Taxation Without Representation?

SEPT. 22, 2010


If you’re a politician, pundit or just political junkie, chances are redistricting is on your mind. There are two measures on this year’s ballot dealing with redistricting – Proposition 20, which would create a citizens’ commission to draw new congressional districts, and Prop 27, which would kill the citizens’ commission created by Prop. 11 in 2008 to draw assembly and senate districts.

That panel – the historic California Redistricting Commission – is still being formed. On Sept. 22 the Applicant Review Panel began meeting in a fourth floor suite on the Capitol Mall to whittle 120 prospective commissioners down to 60. Next year, when the list is down to just 14 members, that panel – and not the partisan Legislature – will take up the delicate task of drawing district boundaries.

And when they do, they’ll run into a little-known, curious phenomenon. “We’re going to have a very strange situation where for two years some people won’t have a senator,” one Democratic staffer told me. “And then there will be some people who will have two senators. I have no idea how they will work that out.”

Those who wind up without a senator are called “deferred voters.” Those with two are known as “accelerated voters.” They are unavoidable consequences of redistricting senate districts (assembly districts are immune, for reasons explained below) and they pop up all over the state regardless of who draws the new boundaries. There’s also no way to predict, until the maps are drawn, who will become one.

To say the study of deferred and accelerated voters is obscure is an understatement; in fact, many academics and officials who delve into redistricting on a regular basis have either vague or no knowledge of them.

“Oh, that does happen,” Bob Stern, president of the Center for Governmental Studies in Los Angeles, said of deferred voters. “My guess is the senator who used to represent the area will continue to handle constituent services, but that’s just my guess.”

Margarita Fernandez, an official with the state auditor’s office who is handling media affairs for the new California Redistricting Commission, said she’d never heard of the phenomenon when called for comment.

“It’s an unavoidable byproduct of having staggered Senate seats,” Darren Chesin, the chief consultant to the Senate Committee on Elections, Reapportionment and Constitutional Amendments, said. “And you can’t prohibit it, unless you get away with staggered Senate elections.”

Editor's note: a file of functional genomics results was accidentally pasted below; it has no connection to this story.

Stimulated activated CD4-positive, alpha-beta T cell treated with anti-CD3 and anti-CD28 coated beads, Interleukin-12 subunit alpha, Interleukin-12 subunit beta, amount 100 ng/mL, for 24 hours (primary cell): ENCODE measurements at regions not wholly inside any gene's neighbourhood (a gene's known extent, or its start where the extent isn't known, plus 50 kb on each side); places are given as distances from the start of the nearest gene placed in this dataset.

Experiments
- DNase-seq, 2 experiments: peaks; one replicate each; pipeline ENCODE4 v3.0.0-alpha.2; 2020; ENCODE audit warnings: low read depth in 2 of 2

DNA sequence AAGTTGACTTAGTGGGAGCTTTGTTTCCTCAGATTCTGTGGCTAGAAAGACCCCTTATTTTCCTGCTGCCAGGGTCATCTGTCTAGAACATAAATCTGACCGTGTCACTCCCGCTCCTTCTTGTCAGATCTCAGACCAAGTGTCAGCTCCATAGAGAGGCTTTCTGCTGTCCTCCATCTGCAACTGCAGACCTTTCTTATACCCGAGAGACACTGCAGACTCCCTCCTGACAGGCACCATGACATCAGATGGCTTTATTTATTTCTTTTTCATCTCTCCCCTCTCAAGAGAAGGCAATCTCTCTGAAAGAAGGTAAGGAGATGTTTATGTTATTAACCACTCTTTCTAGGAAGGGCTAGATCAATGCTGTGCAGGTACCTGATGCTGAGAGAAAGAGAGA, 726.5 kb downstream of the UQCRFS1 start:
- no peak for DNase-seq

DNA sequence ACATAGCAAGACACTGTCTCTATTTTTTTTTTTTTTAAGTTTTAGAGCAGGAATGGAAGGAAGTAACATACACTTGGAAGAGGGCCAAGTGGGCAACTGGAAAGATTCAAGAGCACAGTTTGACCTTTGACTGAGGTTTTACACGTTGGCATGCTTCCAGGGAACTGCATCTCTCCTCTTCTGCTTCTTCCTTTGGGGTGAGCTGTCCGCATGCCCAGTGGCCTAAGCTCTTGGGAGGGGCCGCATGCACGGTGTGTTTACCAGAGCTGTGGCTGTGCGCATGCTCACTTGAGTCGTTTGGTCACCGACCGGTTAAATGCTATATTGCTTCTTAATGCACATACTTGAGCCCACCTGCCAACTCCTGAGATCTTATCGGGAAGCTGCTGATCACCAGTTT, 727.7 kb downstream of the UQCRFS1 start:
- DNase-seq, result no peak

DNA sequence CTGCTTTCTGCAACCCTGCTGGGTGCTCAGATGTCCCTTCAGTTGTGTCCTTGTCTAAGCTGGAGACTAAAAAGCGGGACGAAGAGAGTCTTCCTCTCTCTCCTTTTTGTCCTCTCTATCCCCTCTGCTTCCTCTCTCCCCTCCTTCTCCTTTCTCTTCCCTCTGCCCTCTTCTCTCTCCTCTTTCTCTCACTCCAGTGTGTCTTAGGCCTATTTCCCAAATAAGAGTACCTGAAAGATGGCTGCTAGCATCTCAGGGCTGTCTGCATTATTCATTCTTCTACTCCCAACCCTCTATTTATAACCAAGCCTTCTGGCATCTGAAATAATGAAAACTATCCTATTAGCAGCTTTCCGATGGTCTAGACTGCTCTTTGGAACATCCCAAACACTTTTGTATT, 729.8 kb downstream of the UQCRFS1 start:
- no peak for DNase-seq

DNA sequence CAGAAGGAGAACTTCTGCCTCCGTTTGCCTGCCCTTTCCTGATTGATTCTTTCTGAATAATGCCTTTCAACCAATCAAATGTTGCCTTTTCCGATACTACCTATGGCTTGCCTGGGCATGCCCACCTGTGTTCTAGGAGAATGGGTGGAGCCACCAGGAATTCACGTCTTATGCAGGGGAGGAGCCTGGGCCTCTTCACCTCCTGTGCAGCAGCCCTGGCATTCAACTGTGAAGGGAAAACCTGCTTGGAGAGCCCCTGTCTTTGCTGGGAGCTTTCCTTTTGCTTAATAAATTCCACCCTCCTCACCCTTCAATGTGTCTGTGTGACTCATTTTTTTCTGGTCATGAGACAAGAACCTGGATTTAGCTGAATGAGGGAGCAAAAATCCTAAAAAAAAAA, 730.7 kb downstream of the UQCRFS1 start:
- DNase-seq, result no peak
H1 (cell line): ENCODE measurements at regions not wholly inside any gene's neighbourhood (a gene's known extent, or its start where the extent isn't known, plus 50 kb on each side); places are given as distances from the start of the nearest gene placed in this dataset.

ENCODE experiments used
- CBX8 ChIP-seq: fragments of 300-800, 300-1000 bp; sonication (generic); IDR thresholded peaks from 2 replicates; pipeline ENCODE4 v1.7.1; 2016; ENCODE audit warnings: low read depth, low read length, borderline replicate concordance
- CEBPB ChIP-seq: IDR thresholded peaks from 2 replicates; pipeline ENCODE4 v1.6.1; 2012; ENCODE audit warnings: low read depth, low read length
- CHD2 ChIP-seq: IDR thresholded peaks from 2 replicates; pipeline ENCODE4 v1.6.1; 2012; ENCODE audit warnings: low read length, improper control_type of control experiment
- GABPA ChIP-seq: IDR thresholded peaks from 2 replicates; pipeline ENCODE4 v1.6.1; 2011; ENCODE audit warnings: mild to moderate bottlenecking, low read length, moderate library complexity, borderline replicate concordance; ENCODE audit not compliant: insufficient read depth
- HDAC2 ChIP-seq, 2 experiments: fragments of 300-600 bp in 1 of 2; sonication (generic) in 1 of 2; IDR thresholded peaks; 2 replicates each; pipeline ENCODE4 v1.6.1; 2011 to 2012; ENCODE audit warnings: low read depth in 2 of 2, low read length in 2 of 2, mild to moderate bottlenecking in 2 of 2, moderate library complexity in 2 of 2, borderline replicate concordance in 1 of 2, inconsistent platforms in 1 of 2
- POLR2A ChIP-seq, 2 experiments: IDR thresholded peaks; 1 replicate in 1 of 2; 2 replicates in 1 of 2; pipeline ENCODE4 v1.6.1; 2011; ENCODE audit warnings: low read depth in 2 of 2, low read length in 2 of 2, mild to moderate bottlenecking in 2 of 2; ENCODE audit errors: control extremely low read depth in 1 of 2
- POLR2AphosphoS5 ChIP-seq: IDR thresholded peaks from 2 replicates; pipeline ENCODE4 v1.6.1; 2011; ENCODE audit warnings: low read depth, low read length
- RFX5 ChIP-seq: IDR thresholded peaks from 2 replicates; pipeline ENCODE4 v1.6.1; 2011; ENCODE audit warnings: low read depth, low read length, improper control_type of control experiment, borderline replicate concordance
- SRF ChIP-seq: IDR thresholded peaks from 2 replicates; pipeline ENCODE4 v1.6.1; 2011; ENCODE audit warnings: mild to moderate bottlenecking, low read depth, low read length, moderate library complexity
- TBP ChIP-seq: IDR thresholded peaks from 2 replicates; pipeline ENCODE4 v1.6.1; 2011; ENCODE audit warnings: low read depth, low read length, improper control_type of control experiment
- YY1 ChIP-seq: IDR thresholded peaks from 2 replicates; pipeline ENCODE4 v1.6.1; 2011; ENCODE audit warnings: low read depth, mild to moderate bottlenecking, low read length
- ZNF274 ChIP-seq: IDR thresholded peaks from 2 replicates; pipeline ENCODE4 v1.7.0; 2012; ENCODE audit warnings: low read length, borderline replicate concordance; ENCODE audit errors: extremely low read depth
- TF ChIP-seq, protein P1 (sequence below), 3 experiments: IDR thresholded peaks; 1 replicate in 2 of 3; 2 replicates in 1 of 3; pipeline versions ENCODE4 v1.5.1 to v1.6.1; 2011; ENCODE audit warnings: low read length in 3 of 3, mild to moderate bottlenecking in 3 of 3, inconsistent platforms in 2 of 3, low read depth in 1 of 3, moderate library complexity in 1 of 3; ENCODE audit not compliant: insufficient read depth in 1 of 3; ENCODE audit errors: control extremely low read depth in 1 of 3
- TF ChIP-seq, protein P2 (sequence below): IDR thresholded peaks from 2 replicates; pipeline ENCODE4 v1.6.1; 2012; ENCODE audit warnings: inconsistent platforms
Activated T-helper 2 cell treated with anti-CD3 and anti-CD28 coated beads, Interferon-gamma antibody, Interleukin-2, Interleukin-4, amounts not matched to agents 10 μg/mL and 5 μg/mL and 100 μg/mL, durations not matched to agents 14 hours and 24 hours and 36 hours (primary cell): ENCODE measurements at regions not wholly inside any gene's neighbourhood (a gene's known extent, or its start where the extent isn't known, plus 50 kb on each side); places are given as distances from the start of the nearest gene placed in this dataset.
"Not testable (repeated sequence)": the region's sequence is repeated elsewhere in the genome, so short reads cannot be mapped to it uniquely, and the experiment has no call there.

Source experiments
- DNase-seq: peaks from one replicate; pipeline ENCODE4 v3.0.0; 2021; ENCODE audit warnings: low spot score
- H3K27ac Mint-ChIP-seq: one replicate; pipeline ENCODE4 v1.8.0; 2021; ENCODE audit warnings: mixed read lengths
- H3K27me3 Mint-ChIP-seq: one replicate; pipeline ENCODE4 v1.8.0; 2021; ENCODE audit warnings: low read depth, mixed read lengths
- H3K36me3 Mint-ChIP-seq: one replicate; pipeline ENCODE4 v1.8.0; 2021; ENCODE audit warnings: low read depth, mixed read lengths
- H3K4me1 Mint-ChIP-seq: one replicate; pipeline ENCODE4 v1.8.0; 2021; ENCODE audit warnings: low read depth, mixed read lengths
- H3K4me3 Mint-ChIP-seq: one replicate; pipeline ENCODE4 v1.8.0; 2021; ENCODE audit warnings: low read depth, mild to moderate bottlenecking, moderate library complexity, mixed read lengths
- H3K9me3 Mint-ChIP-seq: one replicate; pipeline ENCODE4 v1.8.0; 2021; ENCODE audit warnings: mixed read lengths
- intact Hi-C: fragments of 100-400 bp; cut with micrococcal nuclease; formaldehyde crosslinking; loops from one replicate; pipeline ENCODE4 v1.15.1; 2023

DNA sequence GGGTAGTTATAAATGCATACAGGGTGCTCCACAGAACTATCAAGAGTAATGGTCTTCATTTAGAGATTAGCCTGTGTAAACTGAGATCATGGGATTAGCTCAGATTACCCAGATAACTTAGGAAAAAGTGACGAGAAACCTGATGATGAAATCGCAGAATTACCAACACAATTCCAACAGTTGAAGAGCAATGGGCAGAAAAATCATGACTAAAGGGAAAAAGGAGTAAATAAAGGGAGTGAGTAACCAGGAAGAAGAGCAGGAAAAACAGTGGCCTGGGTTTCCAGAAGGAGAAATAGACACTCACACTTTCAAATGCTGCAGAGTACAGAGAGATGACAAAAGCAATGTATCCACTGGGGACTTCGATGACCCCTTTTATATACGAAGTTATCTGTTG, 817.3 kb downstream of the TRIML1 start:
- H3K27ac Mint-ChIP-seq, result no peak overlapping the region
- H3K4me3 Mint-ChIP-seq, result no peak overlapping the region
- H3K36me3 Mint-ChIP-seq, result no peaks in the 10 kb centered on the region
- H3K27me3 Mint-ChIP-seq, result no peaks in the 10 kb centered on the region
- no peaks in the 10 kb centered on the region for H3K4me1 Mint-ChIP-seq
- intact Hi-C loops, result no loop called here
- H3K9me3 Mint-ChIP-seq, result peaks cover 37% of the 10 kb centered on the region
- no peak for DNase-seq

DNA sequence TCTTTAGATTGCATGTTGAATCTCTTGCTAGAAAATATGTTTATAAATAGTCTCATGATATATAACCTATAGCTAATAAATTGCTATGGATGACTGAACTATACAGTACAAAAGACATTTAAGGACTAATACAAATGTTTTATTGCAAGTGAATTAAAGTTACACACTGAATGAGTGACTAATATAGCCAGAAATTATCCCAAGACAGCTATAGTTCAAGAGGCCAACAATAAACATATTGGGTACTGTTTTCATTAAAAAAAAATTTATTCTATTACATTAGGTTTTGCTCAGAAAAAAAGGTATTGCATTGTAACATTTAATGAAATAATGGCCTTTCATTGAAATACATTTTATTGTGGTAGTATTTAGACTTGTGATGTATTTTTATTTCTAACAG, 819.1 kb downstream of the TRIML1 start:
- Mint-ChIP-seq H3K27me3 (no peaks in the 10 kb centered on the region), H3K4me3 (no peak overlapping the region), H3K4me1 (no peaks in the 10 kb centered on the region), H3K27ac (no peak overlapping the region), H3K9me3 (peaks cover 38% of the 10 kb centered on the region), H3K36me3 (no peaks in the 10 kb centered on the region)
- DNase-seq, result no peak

Put very simply, voters get “deferred” when their district, or just a portion of their district that they happen to live in, gets folded into a new district with a later election date than they were used to. Instead of voting for a new senator right after redistricting, they end up having to wait in a senator-less frontier for the following election.

“If you’re living in an odd-numbered district now, and redistricting puts you in an even-numbered district, then you could be deferred,” Chesin said. “And now, congratulations. You’re now the third person in the state who understands this. Now you can bore people at cocktail parties.”

Accelerated voters occurs when a voter’s new district election coincides with the old one, meaning that two senators will, until the election after redistricting, hold jurisdiction over the same territory. But this is less ominous than deferring voters (or, in truth, residents) since senate representation for all is required by the state constitution.

“The Senate Rules Committee always ends up essentially appointing a senator for any area that is deferred,” Chesin said. “In a way, it has to be this way because you never know where the lines will end up.”

No one contacted for this story could come up with an estimate of how many people may end up deferred or accelerated when the Redistricting Commission finishes its work next year. “There’s no way to tell,” Chesin said. “You don’t know which given area would move from odd to even.”

Scott Sullivan of the Senate Office of Demographics agreed. “It’s not knowable,” he said. “It just depends on how boundaries cross.”

That may be true, but Sullivan was able to provide surprisingly precise figures as to how many people were deferred or accelerated following redistricting 10 years ago. According to Sullivan, a decade ago California wound up with 2,983,372 accelerated residents and 3,424,984 deferred residents (see map below).

That’s more than 5 million people. One of them, Tedda Oldknow, who today also works out of the Senate Demographics Office, found out about her status the hard way.

“I was a deferred voter,” she said. “I lived in the 5th District, and we got to use our old district.” Oldknow said her old senator provided any constituent services that were needed.

But Oldknow also discovered something disconcerting about being a deferred voter. Because of the sheer numbers of people involved, no notices were sent out telling people of their new “deferred” status. She found out entirely by accident when she called her old senator, only to be told that he wasn’t technically her senator anymore.

It’s a problem that organizations like the League of Women Voters know very well when they try to conduct grass roots campaigns.

“It comes up in our organization when we talk about people contacting their legislators,” Trudy Schafer, the Senior Director for Program for the League’s California office, said. “It’s just this awkward thing. It’s a time when people may need assistance.”

Photos: California State Senate courtesy Wiki Commons; map generated by Senate Demographics Office.

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